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A Life Recollected in Intranquility

Review of Hangman's Journal by Shashi Warrier, New Delhi: Viking 2000. 239 pp. Rs 295. (Indian Review of Books, Chennai -- Forthcoming)

The idea is arresting. Imagine a hangman; someone who has hanged 117 men (women are never hanged). He does the bidding of the Raja of Travancore ("what I did I did in the name of the king who I thought ordered it in the name of the lord"), and later, after Independence, executes the deliberated decision of the Government of India. Such a man -- Janardhanan Pillai is his name -- writes a "journal" in his old age, as he recalls a lifetime of death-dealing.

One could expect a book such as this to be a prurient catalogue of crime and punishment: what each man did; how he died; and what he did as he died. Astonishingly, Pillai tells us practically none of those. "I had only studied upto the third class at school" he tells us, and later says, "it is not for the likes of me to claim knowledge of the Gita", but his journal is a stark, spare meditation on what it means to have led a life such as his: "The cradle rocks above an abyss, and common sense tells us that our existence is but a brief crack of light between two eternities of darkness" -- Nabokov's observation in Speak Memory may well have been made by the hangman.

Asked to take up the "family profession" because his older brother "found himself unwilling to hang people for a living", young Janardhanan, recently wed, and faced with the decision to be or not to be a hangman, must weigh the contempt he has seen his father get against the advantage of a regular source of income even in bad years. "Your family will never starve", his father assures him, and so, after his father, Janardhanan becomes the aratchar (meaning "honourable supervisor or inspector" he is told).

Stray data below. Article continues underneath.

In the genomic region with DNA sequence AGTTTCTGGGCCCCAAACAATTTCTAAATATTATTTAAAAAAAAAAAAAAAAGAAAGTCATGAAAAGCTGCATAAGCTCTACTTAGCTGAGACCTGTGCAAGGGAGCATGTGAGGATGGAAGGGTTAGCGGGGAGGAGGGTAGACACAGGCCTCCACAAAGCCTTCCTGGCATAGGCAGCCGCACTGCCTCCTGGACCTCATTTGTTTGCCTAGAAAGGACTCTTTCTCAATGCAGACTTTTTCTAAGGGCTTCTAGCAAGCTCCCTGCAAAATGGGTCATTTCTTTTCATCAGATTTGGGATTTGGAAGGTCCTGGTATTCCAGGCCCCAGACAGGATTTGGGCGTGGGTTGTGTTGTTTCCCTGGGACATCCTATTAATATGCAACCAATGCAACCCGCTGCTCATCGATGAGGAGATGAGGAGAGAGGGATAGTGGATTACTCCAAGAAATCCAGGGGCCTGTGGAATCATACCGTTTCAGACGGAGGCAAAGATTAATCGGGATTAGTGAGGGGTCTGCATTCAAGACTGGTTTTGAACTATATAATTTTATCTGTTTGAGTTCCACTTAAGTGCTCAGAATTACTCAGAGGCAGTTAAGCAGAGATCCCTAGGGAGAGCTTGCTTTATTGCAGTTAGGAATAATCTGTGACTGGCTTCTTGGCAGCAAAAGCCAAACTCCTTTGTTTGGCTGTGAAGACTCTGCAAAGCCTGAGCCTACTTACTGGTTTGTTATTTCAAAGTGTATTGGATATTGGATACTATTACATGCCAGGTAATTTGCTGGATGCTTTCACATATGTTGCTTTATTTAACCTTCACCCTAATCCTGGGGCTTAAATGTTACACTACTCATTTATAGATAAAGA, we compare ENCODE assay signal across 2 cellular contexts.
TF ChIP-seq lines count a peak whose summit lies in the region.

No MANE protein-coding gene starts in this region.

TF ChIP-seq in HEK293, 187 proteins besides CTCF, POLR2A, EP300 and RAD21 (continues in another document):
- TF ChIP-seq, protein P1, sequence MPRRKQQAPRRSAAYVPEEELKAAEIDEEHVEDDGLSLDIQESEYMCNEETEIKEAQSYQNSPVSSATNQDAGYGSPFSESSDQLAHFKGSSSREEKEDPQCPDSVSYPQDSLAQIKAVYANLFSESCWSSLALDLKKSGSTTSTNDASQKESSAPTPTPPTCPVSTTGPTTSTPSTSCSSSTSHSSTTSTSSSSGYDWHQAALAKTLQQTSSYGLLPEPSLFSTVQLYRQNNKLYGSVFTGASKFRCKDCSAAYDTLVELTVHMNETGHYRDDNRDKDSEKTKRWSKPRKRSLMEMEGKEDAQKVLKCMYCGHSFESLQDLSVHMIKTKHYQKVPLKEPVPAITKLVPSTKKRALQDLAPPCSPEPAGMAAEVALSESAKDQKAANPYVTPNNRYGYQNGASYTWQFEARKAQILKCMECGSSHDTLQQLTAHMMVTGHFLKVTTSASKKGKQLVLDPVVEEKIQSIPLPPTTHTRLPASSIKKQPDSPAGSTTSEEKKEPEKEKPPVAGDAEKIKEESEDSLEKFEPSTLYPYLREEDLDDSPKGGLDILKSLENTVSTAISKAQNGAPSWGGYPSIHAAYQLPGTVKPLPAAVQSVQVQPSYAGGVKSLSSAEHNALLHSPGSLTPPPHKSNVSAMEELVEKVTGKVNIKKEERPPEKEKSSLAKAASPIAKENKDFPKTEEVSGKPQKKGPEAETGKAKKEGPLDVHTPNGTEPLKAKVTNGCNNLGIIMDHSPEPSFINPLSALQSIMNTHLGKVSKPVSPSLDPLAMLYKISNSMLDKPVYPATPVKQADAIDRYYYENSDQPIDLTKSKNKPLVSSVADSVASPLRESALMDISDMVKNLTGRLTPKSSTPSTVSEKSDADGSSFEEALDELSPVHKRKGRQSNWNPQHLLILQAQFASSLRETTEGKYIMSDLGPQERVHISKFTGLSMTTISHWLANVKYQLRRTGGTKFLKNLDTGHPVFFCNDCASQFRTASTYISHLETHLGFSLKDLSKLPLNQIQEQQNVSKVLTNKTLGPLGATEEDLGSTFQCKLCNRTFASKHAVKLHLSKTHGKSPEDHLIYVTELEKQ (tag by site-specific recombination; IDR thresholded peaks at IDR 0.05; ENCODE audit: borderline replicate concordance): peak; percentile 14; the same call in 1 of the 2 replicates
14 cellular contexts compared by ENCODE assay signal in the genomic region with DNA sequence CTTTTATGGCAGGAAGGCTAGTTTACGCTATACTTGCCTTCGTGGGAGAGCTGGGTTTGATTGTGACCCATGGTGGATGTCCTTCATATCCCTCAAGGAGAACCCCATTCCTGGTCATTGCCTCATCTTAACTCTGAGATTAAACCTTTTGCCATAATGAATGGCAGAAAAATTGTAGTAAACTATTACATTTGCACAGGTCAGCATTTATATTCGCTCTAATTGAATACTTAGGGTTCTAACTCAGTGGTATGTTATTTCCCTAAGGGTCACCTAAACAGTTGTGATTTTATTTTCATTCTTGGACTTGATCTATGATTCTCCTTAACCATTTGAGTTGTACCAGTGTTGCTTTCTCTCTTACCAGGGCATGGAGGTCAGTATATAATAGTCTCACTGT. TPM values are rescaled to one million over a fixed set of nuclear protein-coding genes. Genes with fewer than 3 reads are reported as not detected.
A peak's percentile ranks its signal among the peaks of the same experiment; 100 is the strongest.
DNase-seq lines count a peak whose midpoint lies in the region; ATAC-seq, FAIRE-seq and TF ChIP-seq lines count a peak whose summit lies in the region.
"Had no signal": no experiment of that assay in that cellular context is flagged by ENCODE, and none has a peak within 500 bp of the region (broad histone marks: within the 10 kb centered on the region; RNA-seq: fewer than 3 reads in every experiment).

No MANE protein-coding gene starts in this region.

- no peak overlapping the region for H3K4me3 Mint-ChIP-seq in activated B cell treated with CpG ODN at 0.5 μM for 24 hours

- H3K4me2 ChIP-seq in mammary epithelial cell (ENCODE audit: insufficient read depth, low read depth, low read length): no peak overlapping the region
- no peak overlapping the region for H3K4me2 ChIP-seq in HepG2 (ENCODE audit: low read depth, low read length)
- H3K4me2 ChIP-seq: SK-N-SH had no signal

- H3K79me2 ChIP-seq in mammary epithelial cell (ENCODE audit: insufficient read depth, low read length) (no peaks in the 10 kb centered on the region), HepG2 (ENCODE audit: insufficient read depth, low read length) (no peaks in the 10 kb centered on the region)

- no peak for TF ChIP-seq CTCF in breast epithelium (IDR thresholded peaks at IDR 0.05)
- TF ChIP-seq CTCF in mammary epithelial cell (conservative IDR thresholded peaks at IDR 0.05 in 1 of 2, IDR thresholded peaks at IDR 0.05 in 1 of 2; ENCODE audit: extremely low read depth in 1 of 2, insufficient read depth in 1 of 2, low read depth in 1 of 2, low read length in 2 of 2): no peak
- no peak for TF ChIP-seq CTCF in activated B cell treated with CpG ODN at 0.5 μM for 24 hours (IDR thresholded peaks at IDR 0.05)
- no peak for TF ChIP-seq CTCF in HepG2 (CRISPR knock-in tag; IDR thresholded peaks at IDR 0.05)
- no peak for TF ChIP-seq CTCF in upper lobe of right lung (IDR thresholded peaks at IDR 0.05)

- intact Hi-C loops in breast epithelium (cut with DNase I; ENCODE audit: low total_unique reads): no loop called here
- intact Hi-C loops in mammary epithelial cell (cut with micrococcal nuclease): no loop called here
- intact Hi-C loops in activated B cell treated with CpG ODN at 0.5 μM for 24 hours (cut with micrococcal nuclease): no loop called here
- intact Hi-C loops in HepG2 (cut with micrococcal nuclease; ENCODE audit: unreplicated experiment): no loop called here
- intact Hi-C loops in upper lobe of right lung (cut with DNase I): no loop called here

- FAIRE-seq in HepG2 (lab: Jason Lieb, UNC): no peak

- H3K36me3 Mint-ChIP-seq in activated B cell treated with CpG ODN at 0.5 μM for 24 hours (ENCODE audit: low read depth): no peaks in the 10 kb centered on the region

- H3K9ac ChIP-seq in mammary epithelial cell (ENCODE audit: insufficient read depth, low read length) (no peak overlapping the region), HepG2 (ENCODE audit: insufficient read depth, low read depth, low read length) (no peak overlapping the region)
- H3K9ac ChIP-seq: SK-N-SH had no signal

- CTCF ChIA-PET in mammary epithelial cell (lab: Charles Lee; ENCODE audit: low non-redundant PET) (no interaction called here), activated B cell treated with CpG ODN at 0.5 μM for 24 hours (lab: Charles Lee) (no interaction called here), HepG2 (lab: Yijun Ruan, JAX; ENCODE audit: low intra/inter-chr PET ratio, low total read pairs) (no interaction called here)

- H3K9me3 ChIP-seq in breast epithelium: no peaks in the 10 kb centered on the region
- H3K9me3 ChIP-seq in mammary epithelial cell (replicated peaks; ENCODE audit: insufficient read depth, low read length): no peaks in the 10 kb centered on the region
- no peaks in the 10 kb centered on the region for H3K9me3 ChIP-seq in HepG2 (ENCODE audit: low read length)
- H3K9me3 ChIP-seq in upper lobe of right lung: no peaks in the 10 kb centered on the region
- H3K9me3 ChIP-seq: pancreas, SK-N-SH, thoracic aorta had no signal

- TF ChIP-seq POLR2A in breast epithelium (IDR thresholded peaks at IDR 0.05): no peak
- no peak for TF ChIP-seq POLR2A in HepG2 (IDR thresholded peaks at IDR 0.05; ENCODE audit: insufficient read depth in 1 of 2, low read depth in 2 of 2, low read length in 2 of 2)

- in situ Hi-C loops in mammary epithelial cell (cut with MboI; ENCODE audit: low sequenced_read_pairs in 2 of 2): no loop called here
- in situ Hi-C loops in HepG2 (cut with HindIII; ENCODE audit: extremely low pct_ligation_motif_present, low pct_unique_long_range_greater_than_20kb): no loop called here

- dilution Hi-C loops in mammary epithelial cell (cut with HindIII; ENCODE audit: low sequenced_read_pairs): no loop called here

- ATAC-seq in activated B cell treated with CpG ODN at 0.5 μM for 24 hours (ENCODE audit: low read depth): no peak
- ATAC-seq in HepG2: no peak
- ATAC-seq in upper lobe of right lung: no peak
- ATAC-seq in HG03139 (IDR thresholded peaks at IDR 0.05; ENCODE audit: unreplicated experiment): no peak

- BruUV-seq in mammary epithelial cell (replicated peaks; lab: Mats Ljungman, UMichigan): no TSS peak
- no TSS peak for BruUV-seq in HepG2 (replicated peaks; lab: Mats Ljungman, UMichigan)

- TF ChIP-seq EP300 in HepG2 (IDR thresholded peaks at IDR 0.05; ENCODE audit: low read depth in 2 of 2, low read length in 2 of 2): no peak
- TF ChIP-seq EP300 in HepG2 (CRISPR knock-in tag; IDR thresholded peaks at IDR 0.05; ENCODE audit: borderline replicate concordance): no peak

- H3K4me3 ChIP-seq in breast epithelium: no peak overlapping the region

However, the social stigma surrounding the aratchar is hard to get used to: "The silence is permanent. Relatives outside my immediate family don't speak to me even now.... I bring silence wherever I go", he says sadly. Both the inmates and jail staff fall silent when he arrives to "test the gallows". Those duties he takes seriously: the scaffold must be cleaned; the levers oiled; and the ropes tested by dropping a stone dummy.

Hangman's Journal, in fact, begins with a precise account of the mechanics of an execution by hanging: the dimensions of the scaffold; the various levers and pulleys; the length of the rope, and its relation to the weight of the prisoner and his height; the infelicity of these weights and measures in the metric system, as opposed to their neatness in the foot-pound system; and finally the degree to which the experienced hangman internalises these facts and figures. The prologue of Hangman's Journal rivals in its tenebrous brilliance the beginning of Michel Foucault's Discipline and Punish: The Birth of the Prison with its eyewitness account of a public execution.

The resemblance to Foucault's masterpiece ends there. Neither Pillai nor Warrier is interested in Hanging as a defining moment in any History of Reason. They are both storytellers, and as such tell a complexly interwoven moral tale of a life recollected in much intranquility: "How will I face god when my time comes?" the hangman asks.